ArrayXPath: mapping and visualizing microarray gene-expression data integrated biological pathway resources usng SVG 

Hee-Joon Chung, Mingoo Kim, Chan Hee Park, Jihoon Kim and Ju Han Kim*  

Biological pathways can provide key information on the organization of biological systems. ArrayXPath ( is a web-based service for mapping and visualizing microarray gene-expression data for integrated biological pathway resources using Scalable Vector Graphics (SVG). By integrating major bio-databases and searching pathway resources, ArrayXPath automatically maps different types of identifiers from microarray probes and pathway elements. When one inputs gene-expression clusters, ArrayXPath produces a list of the best matching pathways for each cluster. We applied Fisher's exact test and the false discovery rate (FDR) to evaluate the statistical significance of the association between a cluster and a pathway while correcting the multiple-comparison problem. ArrayXPath produces Javascript-enabled SVGs for web-enabled interactive visualization of pathways integrated with gene-expression profiles. 


Nucleic Acids Research, 2004 Jul 1;32:W460-W464



Concept diagram of ArrayXPath

ArrayXPath integrates the quinta-partite graph structure of cluster, gene, disease, pathway and GO-term associations from multiple resources.


Input to ArrayXPath

Input to ArrayXPath is a common tab-delimited text file for a (clustered) gene-expression profile: 
<Probe ID>-<Cluster ID>-[<Expression level at conditioni>]

  1. The first row must contain column heading (i.e., ID, ClusterID, condition1, condition2, ...).
  2. The first column must contain either GenBank accession, UniGene ID, LocusLink ID, SwissProt ID, TrEMBL ID, or official gene symbol. Affymetrix probe identifiers can also be used.
  3. The second column has cluster IDs. 
    * When you also want to visualize filtered-out profiles before clustering, put 'NA' as the cluster ID for the filtered probes.
  4. The third to i-th columns are optional and contain expression levels across experimental conditions.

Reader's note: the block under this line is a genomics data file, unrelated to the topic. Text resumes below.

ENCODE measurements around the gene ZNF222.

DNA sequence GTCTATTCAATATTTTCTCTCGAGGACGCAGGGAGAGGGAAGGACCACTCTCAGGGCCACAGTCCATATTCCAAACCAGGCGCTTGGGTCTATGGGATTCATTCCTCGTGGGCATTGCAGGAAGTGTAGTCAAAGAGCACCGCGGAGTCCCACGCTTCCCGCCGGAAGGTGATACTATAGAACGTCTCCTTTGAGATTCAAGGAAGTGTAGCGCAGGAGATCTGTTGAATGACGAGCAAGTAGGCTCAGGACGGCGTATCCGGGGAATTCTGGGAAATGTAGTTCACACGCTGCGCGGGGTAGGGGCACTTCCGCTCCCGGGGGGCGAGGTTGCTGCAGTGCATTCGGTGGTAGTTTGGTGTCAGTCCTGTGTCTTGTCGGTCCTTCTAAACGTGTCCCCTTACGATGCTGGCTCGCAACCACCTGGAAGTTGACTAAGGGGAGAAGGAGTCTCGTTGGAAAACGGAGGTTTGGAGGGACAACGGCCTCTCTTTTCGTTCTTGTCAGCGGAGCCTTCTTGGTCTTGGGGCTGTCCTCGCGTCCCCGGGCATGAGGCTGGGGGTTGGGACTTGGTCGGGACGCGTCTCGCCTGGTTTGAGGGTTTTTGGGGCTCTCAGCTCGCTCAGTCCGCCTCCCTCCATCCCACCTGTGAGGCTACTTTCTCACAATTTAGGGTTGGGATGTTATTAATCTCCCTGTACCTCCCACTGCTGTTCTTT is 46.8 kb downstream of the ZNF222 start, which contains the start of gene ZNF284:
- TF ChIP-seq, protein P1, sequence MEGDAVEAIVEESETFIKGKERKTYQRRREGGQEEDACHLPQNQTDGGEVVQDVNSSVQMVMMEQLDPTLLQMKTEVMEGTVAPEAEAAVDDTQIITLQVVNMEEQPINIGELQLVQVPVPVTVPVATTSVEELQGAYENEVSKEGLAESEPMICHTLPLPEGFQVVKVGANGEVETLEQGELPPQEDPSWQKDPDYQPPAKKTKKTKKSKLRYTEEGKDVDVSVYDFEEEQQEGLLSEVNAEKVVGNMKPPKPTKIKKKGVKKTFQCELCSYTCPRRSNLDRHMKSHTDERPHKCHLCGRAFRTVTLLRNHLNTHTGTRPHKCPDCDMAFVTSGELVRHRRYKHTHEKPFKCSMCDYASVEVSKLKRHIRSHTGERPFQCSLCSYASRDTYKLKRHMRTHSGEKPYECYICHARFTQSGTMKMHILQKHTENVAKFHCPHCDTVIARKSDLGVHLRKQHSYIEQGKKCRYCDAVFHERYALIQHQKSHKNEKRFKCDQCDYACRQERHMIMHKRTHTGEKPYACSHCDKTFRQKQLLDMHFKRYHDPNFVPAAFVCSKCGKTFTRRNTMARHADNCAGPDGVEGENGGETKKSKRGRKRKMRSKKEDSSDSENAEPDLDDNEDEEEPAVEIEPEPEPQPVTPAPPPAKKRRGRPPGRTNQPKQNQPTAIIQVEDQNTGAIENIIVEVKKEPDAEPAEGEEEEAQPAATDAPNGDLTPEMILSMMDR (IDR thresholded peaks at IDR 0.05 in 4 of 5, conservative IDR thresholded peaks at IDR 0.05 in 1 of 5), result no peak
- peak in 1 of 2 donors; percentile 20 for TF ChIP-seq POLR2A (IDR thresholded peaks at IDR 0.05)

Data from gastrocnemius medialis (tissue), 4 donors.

ArrayXPath dose not perform cluster analysis. The input format is designed primarily for partitional clustering algorithms (i.e., K-means and Self-Organizing Maps) but clustering results from hierarchical algorithms (i.e., dendrogram) may be applied by choosing a threshold carefully.



How to use ArrayXPath

  1. Download and install SVG Viewer plug-in from Adobe.  
    (ArrayXPath has been tested in Adobe SVGViewer 3.0 and MS-Internet Explorer 5.0 or higher. MS-Windows XP users may not have to install SVG plug-in.)
  2. Submit your gene-expression cluster data (see input to ArrayXPath). You can choose the correct taxonomy (i.e. Hs, Mm or Rn) and statistical testing. 
    (The process is computationally expensive and may take several minutes depending on the input data size.)
    (Please try example data sets below)
  3. Browse the matched pathways with statistical scores (i.e. p- and q-values).
  4. Select the pathway of your interest.

Each node has link to gene information page by the GRIP (Genome Research Informatics Pipeline) engine at SNUBI.


GO terms are enriched with a hyperlink to an GOChase-HistoryResolver

Pathway crosstalk (It should be performed after Fisher's exact testing or Fisher's exact testing with False Discovery Rate)

GO-based annotation and OMIM information (Homo sapiens only)

  1. Browse the pathway color-coded with gene-expression levels.
  2. Example output: 
         Example 10 clusters from the Human HeLa cell-cycle data analyzed by ArrayXPath.
  3. Browse the list of the pathways containing the disease-relate gene product. 
    (PathMeSH returns a list of disease-related pathways with statistical significance scores by integrating pathway resources, MeSH disease names, and OMIM Morbid Map.)

  4. Browse a broad view of pathway crosstalk clustering patterns within a cluster. 
    (Visualize the clustering patterns above certain significant threshold.)



Upload your expression profile to find the best matching pathways! 


input clustered microarray data
choose species
choose statistics

Example output

10 clusters from the Human HeLa cell-cycle data analyzed by ArrayXPath.
100 clusters from the Human HeLa cell-cycle data analyzed by ArrayXPath.
50 clusters from the Mouse kidney data analyzed by ArrayXPath.

Example input datasets

  1. One can download one of the example files and submit it to ArrayXPath.   (Whitfield ML et al. 2002)
    Hs. HeLa cell-cycle data set clusters 1, 2, 3, 4, 5, 6, 7, 8, 9,10, NA (to save time).
    We separated each cluster just because it may take more than 10 minutes to analyze the whole set. The whole set containing multiple clusters, however, can be input as a single file. 'NA' means the filtered-out probes, which is useful in lightening the background nodes of pathways.)

  2. Human HeLa Cell Cycle data set with 6 clusters containing 1,019 (filtered) genes.  (Whitfield ML et al. 2002)

  3. Mouse anti-GBM IgA nephropathy model (50 clusters containing 1,112 (filtered) genes).  (Ref.)
    Our dataset submitted to Gene Expression Omnibus ( under accession numbers GSM15078-GSM15092, GSE954-GSE958, and GSE969.


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